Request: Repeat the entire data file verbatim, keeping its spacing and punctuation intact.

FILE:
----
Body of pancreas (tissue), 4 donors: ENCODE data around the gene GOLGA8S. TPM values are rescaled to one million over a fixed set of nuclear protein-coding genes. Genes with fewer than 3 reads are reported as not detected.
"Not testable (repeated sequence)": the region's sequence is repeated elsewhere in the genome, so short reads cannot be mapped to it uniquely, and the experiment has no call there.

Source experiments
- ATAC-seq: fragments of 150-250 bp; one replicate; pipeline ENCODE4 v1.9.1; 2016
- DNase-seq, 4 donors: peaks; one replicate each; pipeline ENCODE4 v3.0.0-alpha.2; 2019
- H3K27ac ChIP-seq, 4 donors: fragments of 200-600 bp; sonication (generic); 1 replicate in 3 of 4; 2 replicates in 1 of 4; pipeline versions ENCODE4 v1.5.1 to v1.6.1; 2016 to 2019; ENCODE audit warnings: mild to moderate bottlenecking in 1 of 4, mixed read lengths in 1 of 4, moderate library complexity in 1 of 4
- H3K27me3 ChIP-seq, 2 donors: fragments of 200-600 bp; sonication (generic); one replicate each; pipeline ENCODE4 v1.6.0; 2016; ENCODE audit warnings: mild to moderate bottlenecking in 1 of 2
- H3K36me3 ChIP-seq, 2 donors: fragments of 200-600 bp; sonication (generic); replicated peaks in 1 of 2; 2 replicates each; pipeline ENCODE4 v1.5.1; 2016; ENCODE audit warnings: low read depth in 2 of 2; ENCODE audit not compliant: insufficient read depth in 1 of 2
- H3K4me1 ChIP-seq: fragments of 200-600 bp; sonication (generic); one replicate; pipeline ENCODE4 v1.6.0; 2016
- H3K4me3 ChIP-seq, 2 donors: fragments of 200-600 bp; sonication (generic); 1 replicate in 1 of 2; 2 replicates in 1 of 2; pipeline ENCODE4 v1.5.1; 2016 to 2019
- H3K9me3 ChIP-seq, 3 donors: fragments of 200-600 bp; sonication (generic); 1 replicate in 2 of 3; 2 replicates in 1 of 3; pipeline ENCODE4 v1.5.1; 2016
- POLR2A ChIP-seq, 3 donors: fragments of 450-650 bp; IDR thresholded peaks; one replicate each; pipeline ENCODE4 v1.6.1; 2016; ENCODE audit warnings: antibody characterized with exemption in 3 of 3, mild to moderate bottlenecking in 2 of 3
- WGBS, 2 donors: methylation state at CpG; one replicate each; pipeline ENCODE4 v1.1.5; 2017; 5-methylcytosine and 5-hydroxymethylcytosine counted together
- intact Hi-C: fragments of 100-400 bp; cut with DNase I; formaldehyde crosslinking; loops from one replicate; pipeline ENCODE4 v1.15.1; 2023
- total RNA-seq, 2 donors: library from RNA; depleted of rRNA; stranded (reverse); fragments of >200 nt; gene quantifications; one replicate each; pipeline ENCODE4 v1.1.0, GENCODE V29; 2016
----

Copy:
Body of pancreas (tissue), 4 donors: ENCODE data around the gene GOLGA8S. TPM values are rescaled to one million over a fixed set of nuclear protein-coding genes. Genes with fewer than 3 reads are reported as not detected.
"Not testable (repeated sequence)": the region's sequence is repeated elsewhere in the genome, so short reads cannot be mapped to it uniquely, and the experiment has no call there.

Source experiments
- ATAC-seq: fragments of 150-250 bp; one replicate; pipeline ENCODE4 v1.9.1; 2016
- DNase-seq, 4 donors: peaks; one replicate each; pipeline ENCODE4 v3.0.0-alpha.2; 2019
- H3K27ac ChIP-seq, 4 donors: fragments of 200-600 bp; sonication (generic); 1 replicate in 3 of 4; 2 replicates in 1 of 4; pipeline versions ENCODE4 v1.5.1 to v1.6.1; 2016 to 2019; ENCODE audit warnings: mild to moderate bottlenecking in 1 of 4, mixed read lengths in 1 of 4, moderate library complexity in 1 of 4
- H3K27me3 ChIP-seq, 2 donors: fragments of 200-600 bp; sonication (generic); one replicate each; pipeline ENCODE4 v1.6.0; 2016; ENCODE audit warnings: mild to moderate bottlenecking in 1 of 2
- H3K36me3 ChIP-seq, 2 donors: fragments of 200-600 bp; sonication (generic); replicated peaks in 1 of 2; 2 replicates each; pipeline ENCODE4 v1.5.1; 2016; ENCODE audit warnings: low read depth in 2 of 2; ENCODE audit not compliant: insufficient read depth in 1 of 2
- H3K4me1 ChIP-seq: fragments of 200-600 bp; sonication (generic); one replicate; pipeline ENCODE4 v1.6.0; 2016
- H3K4me3 ChIP-seq, 2 donors: fragments of 200-600 bp; sonication (generic); 1 replicate in 1 of 2; 2 replicates in 1 of 2; pipeline ENCODE4 v1.5.1; 2016 to 2019
- H3K9me3 ChIP-seq, 3 donors: fragments of 200-600 bp; sonication (generic); 1 replicate in 2 of 3; 2 replicates in 1 of 3; pipeline ENCODE4 v1.5.1; 2016
- POLR2A ChIP-seq, 3 donors: fragments of 450-650 bp; IDR thresholded peaks; one replicate each; pipeline ENCODE4 v1.6.1; 2016; ENCODE audit warnings: antibody characterized with exemption in 3 of 3, mild to moderate bottlenecking in 2 of 3
- WGBS, 2 donors: methylation state at CpG; one replicate each; pipeline ENCODE4 v1.1.5; 2017; 5-methylcytosine and 5-hydroxymethylcytosine counted together
- intact Hi-C: fragments of 100-400 bp; cut with DNase I; formaldehyde crosslinking; loops from one replicate; pipeline ENCODE4 v1.15.1; 2023
- total RNA-seq, 2 donors: library from RNA; depleted of rRNA; stranded (reverse); fragments of >200 nt; gene quantifications; one replicate each; pipeline ENCODE4 v1.1.0, GENCODE V29; 2016